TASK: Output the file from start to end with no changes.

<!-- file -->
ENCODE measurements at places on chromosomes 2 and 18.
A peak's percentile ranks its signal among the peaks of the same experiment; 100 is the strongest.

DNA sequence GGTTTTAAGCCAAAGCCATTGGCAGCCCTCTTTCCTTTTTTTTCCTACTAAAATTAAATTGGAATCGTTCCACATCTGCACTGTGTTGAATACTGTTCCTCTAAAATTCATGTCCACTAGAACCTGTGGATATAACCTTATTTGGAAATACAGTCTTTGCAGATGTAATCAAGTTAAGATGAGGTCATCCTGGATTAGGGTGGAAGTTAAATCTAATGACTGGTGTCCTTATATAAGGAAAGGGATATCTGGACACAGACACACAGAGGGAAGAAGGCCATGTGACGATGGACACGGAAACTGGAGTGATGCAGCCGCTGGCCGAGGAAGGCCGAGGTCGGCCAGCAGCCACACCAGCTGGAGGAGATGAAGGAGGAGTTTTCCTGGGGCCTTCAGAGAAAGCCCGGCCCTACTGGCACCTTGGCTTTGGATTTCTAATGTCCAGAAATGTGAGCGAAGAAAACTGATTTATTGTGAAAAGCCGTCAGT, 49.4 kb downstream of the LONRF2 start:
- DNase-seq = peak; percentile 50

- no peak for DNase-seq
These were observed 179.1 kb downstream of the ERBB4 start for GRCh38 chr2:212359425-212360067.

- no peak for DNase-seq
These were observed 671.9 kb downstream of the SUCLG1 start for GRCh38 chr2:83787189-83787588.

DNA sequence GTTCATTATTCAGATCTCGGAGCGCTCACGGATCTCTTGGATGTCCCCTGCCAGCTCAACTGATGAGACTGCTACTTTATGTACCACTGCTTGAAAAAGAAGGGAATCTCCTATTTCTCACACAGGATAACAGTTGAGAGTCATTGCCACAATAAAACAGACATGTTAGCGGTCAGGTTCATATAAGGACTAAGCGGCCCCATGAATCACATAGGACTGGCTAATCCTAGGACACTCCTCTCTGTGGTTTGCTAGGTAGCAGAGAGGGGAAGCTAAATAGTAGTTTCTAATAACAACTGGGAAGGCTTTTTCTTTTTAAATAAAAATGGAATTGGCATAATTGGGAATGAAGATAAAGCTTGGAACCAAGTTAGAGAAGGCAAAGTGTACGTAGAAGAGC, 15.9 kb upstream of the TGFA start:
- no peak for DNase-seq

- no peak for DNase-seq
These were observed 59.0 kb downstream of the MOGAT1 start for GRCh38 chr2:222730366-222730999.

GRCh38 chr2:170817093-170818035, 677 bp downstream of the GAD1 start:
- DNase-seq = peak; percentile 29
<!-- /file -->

ENCODE measurements at places on chromosomes 2 and 18.
A peak's percentile ranks its signal among the peaks of the same experiment; 100 is the strongest.

DNA sequence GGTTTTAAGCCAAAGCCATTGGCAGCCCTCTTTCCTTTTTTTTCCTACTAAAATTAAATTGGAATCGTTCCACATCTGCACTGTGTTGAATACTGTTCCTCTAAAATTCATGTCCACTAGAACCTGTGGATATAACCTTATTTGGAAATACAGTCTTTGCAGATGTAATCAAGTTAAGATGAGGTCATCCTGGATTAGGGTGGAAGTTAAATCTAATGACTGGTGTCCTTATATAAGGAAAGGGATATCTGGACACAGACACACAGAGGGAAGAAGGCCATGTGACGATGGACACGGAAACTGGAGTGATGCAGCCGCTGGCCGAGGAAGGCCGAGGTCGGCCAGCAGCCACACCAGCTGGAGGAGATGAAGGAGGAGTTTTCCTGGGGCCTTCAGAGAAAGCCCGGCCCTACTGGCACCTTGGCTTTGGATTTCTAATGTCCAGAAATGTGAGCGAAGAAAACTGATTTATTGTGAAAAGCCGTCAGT, 49.4 kb downstream of the LONRF2 start:
- DNase-seq = peak; percentile 50

- no peak for DNase-seq
These were observed 179.1 kb downstream of the ERBB4 start for GRCh38 chr2:212359425-212360067.

- no peak for DNase-seq
These were observed 671.9 kb downstream of the SUCLG1 start for GRCh38 chr2:83787189-83787588.

DNA sequence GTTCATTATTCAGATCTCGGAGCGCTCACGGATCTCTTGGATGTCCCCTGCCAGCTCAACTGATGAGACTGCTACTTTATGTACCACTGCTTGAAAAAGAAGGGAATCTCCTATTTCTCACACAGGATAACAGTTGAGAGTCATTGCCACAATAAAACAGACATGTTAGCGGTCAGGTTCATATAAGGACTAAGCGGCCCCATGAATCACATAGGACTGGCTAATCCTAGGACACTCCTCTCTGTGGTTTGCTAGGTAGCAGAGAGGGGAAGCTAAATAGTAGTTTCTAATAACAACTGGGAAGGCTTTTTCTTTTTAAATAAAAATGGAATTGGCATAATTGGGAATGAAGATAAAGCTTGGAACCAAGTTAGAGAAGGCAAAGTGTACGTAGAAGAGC, 15.9 kb upstream of the TGFA start:
- no peak for DNase-seq

- no peak for DNase-seq
These were observed 59.0 kb downstream of the MOGAT1 start for GRCh38 chr2:222730366-222730999.

GRCh38 chr2:170817093-170818035, 677 bp downstream of the GAD1 start:
- DNase-seq = peak; percentile 29